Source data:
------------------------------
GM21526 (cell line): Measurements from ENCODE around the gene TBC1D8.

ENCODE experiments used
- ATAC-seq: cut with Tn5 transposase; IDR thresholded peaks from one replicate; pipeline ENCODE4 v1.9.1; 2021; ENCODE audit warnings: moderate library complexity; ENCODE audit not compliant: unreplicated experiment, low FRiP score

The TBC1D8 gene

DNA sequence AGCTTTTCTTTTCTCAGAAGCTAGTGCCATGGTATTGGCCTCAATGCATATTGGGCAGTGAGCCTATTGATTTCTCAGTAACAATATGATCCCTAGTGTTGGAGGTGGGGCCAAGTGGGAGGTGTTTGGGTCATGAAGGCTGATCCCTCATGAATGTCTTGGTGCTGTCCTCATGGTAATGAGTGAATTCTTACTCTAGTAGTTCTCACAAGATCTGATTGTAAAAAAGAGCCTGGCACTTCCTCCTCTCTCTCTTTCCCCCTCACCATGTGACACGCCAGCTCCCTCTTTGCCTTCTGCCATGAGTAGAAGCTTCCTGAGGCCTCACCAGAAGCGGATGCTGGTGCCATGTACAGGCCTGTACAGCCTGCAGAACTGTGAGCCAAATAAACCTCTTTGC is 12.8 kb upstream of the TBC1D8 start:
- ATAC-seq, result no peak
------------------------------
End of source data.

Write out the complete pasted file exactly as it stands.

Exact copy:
GM21526 (cell line): Measurements from ENCODE around the gene TBC1D8.

ENCODE experiments used
- ATAC-seq: cut with Tn5 transposase; IDR thresholded peaks from one replicate; pipeline ENCODE4 v1.9.1; 2021; ENCODE audit warnings: moderate library complexity; ENCODE audit not compliant: unreplicated experiment, low FRiP score

The TBC1D8 gene

DNA sequence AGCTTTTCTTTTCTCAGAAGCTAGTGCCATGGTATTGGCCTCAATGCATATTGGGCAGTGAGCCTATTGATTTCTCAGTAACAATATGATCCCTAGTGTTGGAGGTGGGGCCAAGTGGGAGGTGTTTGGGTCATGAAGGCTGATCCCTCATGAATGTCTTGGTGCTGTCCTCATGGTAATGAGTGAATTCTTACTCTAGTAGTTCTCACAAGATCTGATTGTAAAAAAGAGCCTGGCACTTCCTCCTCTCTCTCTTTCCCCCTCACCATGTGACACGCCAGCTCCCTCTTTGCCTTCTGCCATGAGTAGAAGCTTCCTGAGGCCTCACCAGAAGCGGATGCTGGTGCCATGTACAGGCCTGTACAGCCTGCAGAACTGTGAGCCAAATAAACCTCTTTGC is 12.8 kb upstream of the TBC1D8 start:
- ATAC-seq, result no peak